top of page
Search
  • Writer's pictureDaniel Goelzer

California Weighs in on Net Zero Disclosure

Updated: Dec 17, 2023

Two new California laws on climate disclosure have attracted considerable attention because of their potentially far-reaching impact on U.S. public company disclosures and because they seem to put California ahead of the SEC in formulating climate disclosure policy.  See California Outflanks the SEC on Climate Disclosure, October 2023 Update.  A third, less publicized, new California climate disclosure law also has the potential to affect many U.S. public companies.

 

AB 1305, Voluntary Carbon Market Disclosures, applies to any entity operating in California that (1) makes claims regarding the achievement of net zero emissions, (2) makes claims that the entity, a related or affiliated entity, or a product is “carbon neutral,” or (3) makes other claims implying the entity, related or affiliated entity, or a product does not add net carbon dioxide or greenhouse gases * * *  to the climate or has made significant reductions to its carbon dioxide or greenhouse gas emissions”  A company that makes any of these claims must disclose on its website:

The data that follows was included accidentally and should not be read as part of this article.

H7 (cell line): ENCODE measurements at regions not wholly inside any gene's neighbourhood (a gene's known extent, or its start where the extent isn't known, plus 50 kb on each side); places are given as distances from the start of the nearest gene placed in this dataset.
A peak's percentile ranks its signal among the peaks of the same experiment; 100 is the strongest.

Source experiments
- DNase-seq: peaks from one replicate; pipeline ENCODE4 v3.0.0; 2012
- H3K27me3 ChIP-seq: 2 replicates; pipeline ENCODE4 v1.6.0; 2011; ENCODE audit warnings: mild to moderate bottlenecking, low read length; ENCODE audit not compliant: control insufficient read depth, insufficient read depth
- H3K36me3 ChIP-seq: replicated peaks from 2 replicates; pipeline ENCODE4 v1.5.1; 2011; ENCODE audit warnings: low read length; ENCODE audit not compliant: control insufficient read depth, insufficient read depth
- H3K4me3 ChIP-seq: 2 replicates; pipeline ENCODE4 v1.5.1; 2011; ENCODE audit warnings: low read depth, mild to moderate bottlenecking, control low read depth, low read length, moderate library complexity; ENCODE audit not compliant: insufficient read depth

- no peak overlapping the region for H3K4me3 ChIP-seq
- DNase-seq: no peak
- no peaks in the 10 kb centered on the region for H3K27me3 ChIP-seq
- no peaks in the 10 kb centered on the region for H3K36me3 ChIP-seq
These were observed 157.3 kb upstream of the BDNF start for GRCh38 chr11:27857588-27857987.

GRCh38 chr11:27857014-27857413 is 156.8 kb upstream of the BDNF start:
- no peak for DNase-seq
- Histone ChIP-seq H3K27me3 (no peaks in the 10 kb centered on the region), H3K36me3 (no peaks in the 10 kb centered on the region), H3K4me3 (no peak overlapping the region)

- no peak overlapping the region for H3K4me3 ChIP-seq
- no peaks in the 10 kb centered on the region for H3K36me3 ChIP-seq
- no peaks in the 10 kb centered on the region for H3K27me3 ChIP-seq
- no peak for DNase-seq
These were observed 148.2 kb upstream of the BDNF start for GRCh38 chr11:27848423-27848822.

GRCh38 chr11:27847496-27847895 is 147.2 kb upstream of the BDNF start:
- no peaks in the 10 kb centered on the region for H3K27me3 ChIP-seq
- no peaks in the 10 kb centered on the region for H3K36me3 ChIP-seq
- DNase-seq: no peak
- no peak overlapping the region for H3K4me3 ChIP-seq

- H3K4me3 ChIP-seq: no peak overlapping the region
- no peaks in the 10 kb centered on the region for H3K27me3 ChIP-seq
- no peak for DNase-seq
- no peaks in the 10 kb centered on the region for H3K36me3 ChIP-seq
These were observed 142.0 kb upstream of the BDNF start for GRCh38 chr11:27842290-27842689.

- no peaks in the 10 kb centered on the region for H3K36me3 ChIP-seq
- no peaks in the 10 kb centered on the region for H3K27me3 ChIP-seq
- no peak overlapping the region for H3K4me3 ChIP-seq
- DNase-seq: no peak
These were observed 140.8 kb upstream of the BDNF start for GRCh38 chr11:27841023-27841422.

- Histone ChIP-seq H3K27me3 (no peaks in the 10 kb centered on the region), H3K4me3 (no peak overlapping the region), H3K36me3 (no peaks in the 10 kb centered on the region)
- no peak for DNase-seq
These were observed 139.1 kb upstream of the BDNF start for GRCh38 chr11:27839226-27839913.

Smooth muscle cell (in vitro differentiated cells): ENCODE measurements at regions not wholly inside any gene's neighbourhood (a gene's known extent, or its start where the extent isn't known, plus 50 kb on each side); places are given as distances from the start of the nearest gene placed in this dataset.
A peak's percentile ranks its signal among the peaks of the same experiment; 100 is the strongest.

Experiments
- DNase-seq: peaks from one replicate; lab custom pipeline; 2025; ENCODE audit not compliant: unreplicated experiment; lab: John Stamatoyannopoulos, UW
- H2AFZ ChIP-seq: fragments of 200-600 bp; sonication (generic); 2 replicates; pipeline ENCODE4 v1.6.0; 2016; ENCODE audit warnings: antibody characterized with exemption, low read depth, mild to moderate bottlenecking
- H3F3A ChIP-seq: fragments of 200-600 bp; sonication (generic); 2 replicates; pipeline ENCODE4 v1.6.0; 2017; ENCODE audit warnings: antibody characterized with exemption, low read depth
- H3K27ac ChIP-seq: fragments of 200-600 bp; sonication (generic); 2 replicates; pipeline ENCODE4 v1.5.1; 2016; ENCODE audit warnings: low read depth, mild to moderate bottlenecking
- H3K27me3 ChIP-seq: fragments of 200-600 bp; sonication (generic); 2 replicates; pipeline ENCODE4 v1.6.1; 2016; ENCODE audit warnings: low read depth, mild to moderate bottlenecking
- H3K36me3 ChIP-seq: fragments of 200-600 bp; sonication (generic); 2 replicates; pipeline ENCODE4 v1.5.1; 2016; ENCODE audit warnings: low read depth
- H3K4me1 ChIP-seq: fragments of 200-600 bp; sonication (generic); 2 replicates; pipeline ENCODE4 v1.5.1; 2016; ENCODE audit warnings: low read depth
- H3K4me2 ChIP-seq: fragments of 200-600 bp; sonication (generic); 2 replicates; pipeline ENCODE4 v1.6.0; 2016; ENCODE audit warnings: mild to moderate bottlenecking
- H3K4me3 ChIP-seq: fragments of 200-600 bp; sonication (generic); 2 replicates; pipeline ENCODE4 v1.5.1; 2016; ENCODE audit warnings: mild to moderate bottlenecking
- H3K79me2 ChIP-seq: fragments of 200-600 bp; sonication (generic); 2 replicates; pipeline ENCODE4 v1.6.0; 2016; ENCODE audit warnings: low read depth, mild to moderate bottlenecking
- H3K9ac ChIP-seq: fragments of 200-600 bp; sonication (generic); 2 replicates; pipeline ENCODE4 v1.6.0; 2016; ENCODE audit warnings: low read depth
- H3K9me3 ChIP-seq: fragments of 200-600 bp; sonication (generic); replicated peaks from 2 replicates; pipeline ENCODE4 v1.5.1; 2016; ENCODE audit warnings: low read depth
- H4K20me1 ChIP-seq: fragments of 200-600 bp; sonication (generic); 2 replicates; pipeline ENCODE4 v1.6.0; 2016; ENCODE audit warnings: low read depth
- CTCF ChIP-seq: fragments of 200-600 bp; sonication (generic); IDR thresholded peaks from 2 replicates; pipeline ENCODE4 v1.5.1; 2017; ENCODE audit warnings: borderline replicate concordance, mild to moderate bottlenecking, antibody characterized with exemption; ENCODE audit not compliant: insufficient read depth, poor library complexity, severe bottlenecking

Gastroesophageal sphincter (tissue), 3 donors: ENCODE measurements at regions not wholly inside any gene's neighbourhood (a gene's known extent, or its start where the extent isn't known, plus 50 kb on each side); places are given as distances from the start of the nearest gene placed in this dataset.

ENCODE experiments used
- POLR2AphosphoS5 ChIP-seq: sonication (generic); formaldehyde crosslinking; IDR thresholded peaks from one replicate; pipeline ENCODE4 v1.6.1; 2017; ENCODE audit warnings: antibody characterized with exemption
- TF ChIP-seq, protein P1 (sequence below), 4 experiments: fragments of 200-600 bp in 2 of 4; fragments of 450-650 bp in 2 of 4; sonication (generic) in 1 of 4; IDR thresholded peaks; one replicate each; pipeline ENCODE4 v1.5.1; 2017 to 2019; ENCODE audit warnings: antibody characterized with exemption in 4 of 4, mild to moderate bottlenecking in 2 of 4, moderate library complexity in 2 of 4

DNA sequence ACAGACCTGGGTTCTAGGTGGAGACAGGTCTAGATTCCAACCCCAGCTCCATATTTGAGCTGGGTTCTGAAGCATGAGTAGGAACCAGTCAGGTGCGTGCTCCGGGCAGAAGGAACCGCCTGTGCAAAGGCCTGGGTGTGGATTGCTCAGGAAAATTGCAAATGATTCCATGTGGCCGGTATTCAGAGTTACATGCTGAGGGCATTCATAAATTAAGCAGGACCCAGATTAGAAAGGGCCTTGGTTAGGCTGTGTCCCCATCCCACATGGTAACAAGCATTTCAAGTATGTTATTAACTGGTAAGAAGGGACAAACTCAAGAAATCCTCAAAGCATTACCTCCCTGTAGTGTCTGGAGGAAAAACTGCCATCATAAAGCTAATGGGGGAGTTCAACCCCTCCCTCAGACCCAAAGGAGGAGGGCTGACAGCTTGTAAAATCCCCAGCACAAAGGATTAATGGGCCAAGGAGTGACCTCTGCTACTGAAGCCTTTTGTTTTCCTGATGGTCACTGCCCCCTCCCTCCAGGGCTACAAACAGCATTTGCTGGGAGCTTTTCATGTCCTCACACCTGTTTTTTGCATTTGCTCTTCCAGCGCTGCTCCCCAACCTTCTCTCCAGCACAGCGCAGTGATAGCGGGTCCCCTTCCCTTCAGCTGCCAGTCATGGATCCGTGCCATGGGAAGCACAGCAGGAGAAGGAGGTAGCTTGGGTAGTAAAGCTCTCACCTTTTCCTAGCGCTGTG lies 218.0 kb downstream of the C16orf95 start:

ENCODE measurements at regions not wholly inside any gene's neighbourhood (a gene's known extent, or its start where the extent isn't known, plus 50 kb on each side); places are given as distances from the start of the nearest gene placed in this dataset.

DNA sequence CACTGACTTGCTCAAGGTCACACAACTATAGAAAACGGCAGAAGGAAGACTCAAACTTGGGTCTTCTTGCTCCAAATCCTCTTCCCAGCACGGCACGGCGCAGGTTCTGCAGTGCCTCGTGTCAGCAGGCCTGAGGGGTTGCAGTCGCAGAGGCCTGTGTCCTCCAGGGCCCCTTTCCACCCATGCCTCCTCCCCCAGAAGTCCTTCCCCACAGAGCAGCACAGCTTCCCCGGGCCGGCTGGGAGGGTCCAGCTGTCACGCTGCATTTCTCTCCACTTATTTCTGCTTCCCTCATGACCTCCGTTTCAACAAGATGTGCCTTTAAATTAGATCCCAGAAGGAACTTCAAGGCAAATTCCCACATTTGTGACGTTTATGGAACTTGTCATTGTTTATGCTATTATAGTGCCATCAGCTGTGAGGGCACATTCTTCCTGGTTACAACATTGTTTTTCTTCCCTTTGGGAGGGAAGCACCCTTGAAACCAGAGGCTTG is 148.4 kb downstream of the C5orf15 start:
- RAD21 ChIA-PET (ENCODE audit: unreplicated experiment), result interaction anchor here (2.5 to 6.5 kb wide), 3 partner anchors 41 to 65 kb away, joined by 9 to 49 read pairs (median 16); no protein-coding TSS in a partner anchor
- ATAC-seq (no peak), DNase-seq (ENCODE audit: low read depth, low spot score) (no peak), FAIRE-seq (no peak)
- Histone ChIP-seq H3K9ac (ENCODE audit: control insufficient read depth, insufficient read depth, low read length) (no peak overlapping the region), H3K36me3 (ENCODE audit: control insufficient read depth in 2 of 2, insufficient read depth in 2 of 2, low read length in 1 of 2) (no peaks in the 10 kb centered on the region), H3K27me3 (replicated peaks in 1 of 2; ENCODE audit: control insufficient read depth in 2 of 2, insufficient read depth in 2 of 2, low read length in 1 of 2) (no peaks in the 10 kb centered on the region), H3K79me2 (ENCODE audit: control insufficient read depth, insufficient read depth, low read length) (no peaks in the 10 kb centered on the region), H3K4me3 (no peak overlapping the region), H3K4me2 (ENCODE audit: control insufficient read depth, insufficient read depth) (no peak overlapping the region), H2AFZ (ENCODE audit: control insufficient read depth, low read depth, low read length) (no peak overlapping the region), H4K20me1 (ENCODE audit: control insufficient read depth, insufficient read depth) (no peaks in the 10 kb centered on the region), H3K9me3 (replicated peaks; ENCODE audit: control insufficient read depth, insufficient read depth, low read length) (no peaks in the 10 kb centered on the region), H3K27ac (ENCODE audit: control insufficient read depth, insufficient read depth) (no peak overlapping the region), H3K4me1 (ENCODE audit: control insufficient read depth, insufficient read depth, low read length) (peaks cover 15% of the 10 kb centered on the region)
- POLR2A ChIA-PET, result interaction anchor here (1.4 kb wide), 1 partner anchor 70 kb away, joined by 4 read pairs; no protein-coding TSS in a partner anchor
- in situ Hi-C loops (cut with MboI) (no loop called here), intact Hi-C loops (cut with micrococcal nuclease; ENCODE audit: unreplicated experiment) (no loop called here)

• “All information documenting how, if at all, a ‘carbon neutral,’ ‘net zero emission,’ or other similar claim was determined to be accurate or actually accomplished, and how interim progress toward that goal is being measured.”  This information may include, “disclosure of independent third-party verification of all of the entity’s greenhouse gas emissions, identification of the entity’s science-based targets for its emissions reduction pathway, and disclosure of the relevant sector methodology and third-party verification used for the entity’s science-based targets and emissions reduction pathway.” 

 

  • Whether there is independent third-party verification of the company data and claims.

 

AB 1305 also contains detailed disclosure requirements applicable to entities that market or sell voluntary carbon offsets in California and to companies operating in California or that purchase voluntary carbon offsets in California. 

 

AB 1305 is effective on January 1, 2024.  Companies must update their disclosures annually. The penalty for violations is $2,500 for each day that required information is not available on the entity’s website or is inaccurate, with a maximum of $500,000 per violation.  AB 1305 applies to all entities that operate in California, make carbon-neutral claims in California, or purchase or sell carbon offsets in California, regardless of where the entity is organized or headquartered.  The law does not define the meaning of “in California” for these purposes, and its scope is therefore potentially quite broad.


Companies should not make public statements regarding a commitment to carbon neutrality lightly and without a tangible plan to achieve the promised goal.

3 views0 comments

Recent Posts

See All
bottom of page